PIKEVILLE — As more children return to school virtually during the COVID-19 pandemic, experts from the Kentucky College of Optometry are warning parents and guardians about how their children’s prolonged screen time can impact their vision.

As schools reopen across the country, many are focusing on online learning as the way to start the year, rather than in-person classes, due to COVID-19 concerns. Dr. Josephine Owoeye, associate professor of optometry, and Dr. Rachel Fitzgerald, assistant professor of optometry, warn that prolonged screen time for children, though, could have lasting effects on their vision and physical health.

“We know they’re going to be on these tablets, computers, phones, for learning purposes right now,” Dr. Fitzgerald said. “If they’re going to do those things, they just need to make sure that they’re taking breaks so that they’re not on a screen for eight hours a day. That’s not good for our eyes.”

Dr. Fitzgerald and Dr. Owoeye help lead the Dr. Jerald F. Combs Eye Clinic, a clinic operated through the Kentucky College of Optometry that provides vision services for patients, along with training and education for optometry students. Dr. Owoeye provides pediatric optometry care at Pikeville Medical Center, and they have both provided vision screenings to more than 1,500 children at local schools across the county since 2018.

Dr. Owoeye warned that prolonged screen time can cause eye strain, red eyes, rubbing of the eyes and overall discomfort. The discomfort can cause children to not want to focus and work on their school assignments.

“They start to have discomfort that they can’t express,” Dr. Owoeye said. “Sometimes they don’t know that it’s abnormal to be feeling that way.”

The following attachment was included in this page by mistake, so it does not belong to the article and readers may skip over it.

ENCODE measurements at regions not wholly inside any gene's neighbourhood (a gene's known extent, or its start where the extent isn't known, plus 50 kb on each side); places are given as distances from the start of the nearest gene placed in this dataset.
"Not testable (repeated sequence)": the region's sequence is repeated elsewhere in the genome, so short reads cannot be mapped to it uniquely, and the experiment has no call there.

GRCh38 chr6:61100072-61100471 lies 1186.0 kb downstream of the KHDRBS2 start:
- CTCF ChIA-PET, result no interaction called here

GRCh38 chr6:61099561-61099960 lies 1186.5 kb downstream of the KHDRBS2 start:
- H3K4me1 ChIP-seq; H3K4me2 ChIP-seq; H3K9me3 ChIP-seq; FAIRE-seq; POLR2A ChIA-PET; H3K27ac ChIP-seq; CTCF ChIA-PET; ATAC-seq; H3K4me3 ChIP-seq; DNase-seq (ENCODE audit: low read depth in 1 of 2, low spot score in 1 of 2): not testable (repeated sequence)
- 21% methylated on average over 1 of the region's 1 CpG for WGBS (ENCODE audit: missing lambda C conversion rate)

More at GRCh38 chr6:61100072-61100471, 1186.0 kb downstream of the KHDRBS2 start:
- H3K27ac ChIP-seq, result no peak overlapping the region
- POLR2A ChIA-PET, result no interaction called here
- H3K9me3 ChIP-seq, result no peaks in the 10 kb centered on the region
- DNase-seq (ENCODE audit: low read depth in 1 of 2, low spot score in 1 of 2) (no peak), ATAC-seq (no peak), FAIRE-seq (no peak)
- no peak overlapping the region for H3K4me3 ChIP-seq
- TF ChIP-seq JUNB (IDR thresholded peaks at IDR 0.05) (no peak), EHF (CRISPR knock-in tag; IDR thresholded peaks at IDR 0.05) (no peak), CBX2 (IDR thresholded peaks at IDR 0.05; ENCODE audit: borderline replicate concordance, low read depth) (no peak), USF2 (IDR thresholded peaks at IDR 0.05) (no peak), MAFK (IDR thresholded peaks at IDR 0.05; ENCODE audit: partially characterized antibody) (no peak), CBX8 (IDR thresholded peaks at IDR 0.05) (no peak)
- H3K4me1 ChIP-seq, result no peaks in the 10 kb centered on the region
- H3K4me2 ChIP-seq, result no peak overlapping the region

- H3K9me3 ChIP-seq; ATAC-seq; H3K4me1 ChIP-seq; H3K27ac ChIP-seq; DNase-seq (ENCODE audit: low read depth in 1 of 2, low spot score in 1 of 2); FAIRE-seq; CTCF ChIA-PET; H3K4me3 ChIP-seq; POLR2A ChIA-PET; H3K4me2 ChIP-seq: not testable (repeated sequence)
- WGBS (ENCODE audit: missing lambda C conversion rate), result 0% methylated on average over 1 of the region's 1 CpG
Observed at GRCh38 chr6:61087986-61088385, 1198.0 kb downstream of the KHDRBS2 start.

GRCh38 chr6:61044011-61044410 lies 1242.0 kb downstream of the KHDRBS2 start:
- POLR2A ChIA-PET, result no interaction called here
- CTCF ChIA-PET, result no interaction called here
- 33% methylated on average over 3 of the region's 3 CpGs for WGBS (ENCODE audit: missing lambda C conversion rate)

Dr. Fitzgerald added that as children spend more time on their devices for online learning, their vision may alter to the point of needing to change and update their prescription for contacts or glasses. If these issues are not addressed, Dr. Owoeye said, the students will start to develop an avoidance for doing their schoolwork.

“If they have avoidance, then their grades will start to suffer because they’re not completing their tasks,” Dr. Owoeye said. “Of course, they may not express what’s going on, but it may just be that they don’t want to do their work.”

Dr. Fitzgerald recommended that children take breaks in between periods of time on their tablets or computers. For school-aged children, Dr. Fitzgerald recommended that they get an eye exam every year in order to check if they have the correct prescription for their glasses, to check if their eyes are working well together and to check if their eyes are focusing well.

For children younger than 5 years old, she said, they are recommended to get an eye exam at the ages of 1, 3 and 5 years-old. Children must get an eye exam, she said, in order to complete the required forms to enter any state-funded preschool.

“It’s important that parents make sure that their kids can see well for school, but also making sure that they’re not having these problems with eye strain and headaches,” Dr. Fitzgerald said.

Dr. Fitzgerald said that she has seen cases of high school students who did not want to do their school work and were written off as being lazy. However, she said, those students were actually experiencing a lot of eye pain and discomfort when trying to focus, and their eyes would be so tired from school that they would sleep for long periods of time. This eye strain and discomfort, she said, was actually the reason why they could not complete their schoolwork.

“My goal as a pediatric doctor is to never let a child get to that point, to identify these issues earlier and address them earlier because then that’s going to lead to better success — not only in school, but then later in life as well,” Dr. Fitzgerald said.

The Dr. Jerald F. Combs Eye Clinic at KYCO offers pediatric eye exams and other specialty vision services, like contact lenses, dry eye, low vision and rehabilitation, ocular disease, pediatric eye care, primary eye care, surgical services and vision therapy. It is located in the fifth floor clinic suite of the Health Professions Education building, located at 810 Hambley Boulevard.

Pediatric appointments are available from 1 p.m. to 7 p.m. on Tuesdays and from 1 p.m. to 5 p.m. on Thursdays. Appointments for adults are available from 8 a.m. to 5 p.m. Monday-Friday. To make an appointment or for more information, call, (606)218-5540, or visit, https://www.upike.edu/optometry/optometry-clinic.

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